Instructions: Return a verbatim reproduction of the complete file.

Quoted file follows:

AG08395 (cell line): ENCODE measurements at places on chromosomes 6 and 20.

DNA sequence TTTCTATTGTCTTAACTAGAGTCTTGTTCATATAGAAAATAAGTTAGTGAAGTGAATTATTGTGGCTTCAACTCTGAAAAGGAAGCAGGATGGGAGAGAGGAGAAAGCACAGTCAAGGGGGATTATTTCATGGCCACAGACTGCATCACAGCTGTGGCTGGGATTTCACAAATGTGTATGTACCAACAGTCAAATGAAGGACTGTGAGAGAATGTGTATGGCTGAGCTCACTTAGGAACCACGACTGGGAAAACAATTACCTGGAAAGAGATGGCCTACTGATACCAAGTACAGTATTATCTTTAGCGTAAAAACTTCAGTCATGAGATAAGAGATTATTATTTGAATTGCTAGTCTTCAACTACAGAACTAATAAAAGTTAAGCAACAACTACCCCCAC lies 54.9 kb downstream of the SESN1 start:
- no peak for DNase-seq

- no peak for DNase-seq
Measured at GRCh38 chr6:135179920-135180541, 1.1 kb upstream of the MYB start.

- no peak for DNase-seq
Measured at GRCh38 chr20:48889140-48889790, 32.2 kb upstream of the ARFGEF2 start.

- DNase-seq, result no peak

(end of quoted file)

AG08395 (cell line): ENCODE measurements at places on chromosomes 6 and 20.

DNA sequence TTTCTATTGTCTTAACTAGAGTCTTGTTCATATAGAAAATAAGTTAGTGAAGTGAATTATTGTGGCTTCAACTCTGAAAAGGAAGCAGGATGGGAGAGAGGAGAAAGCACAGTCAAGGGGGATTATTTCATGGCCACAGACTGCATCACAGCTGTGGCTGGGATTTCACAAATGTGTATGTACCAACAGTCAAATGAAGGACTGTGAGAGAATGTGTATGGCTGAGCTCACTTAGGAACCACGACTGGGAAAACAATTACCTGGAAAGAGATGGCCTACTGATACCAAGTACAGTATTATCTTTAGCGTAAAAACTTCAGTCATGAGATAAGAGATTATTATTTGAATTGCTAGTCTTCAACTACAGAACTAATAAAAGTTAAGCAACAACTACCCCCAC lies 54.9 kb downstream of the SESN1 start:
- no peak for DNase-seq

- no peak for DNase-seq
Measured at GRCh38 chr6:135179920-135180541, 1.1 kb upstream of the MYB start.

- no peak for DNase-seq
Measured at GRCh38 chr20:48889140-48889790, 32.2 kb upstream of the ARFGEF2 start.

- DNase-seq, result no peak